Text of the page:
22 June 2018
The Chancellor of the Exchequer, Philip Hammond, has signalled that tax rises are on the cards in the next Budget in order to pay for an increase in spending on the NHS announced on 17 June 2018.
Additional funding of £20bn a year in real terms was pledged in England alone, leading to debate over how it would be paid for. Now Mr Hammond has seemingly ended that conversation, stating “across the nation taxpayers will have to contribute a bit more in a fair and balanced way support the NHS we all use”.
Polls have showed that at the end of 2017, 61% of voters were in favour of increased taxation for the UK’s health service, and it would appear that the Government has taken this public opinion on board. However, it does leave Mr Hammond with some tricky calculations to make as he tries to balance this with his pledge to reduce the nation’s debt.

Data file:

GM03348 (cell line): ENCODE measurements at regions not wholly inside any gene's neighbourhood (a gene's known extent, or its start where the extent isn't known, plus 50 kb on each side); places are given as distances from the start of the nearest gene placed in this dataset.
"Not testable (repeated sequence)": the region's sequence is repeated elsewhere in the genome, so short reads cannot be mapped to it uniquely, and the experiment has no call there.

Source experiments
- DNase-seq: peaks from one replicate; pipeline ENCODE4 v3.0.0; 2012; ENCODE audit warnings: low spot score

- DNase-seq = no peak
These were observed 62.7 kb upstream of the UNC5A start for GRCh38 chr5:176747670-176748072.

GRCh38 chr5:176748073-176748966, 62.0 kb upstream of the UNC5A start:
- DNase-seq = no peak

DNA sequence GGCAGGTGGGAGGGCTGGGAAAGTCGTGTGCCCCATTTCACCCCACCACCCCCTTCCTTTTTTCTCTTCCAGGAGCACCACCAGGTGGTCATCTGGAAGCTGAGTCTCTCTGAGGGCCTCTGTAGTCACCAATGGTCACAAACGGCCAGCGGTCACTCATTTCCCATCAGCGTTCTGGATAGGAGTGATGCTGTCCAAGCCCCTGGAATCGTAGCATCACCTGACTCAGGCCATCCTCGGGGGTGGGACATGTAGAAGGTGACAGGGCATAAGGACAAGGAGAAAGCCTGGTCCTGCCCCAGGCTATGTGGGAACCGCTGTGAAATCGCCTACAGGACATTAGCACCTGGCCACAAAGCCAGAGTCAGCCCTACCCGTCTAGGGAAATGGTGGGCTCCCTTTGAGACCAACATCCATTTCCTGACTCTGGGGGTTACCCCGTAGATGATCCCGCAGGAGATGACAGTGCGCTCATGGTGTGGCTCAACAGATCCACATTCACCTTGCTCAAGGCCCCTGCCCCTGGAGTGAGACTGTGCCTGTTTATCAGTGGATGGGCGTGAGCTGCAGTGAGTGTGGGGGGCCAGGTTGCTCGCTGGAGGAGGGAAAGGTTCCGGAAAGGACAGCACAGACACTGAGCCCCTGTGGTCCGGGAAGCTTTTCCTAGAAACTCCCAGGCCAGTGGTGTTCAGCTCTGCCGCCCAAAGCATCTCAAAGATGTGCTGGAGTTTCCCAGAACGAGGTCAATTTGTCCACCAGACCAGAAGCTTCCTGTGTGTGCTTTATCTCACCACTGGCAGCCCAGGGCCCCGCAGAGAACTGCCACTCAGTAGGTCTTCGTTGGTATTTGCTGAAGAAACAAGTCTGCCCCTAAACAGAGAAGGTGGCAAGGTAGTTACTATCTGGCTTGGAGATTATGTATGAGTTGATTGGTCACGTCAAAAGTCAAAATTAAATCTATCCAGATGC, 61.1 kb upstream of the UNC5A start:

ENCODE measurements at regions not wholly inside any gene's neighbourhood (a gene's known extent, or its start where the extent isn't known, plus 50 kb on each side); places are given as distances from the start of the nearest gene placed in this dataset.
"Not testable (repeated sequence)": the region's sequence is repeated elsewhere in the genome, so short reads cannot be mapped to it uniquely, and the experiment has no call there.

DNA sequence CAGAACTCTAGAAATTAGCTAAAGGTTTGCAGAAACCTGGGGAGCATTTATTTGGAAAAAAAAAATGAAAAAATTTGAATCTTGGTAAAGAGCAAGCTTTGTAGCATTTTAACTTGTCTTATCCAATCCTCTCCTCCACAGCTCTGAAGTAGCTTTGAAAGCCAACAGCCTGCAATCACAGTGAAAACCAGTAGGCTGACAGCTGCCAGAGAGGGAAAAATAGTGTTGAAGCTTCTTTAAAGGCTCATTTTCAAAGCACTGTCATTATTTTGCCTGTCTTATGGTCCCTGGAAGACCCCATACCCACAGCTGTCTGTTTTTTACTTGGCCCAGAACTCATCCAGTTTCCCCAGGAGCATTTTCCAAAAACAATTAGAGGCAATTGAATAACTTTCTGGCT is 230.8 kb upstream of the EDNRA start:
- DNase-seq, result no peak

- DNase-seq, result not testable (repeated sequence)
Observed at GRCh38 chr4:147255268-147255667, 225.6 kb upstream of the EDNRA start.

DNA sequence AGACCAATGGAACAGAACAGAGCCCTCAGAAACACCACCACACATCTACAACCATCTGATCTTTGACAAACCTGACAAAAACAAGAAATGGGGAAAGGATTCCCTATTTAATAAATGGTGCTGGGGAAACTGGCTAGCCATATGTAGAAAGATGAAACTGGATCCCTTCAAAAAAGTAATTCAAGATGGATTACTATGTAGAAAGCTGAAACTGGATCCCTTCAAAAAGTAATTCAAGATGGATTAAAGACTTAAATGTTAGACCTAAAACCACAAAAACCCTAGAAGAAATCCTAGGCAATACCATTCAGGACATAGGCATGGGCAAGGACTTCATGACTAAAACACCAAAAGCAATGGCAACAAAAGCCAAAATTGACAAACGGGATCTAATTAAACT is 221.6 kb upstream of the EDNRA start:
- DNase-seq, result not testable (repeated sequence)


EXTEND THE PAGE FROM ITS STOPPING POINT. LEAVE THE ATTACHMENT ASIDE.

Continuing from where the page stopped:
Inevitably there will be speculation as to where the increases will be made. Suggestions in the press include a cancellation of proposed corporation tax reductions and a freeze on Personal Allowances, whilst the Chancellor has previously tried to increase National Insurance on the self-employed and may well revisit this. When tax changes are mooted restrictions on higher rate relief for pension contributions and on Entrepreneurs’ Relief will always be part of the conversation, but this Chancellor and his predecessor have so far shied away from these.
What is certain is that November’s Budget will now be anticipated a little bit more keenly – and the Treasury has plenty of hard work to do beforehand.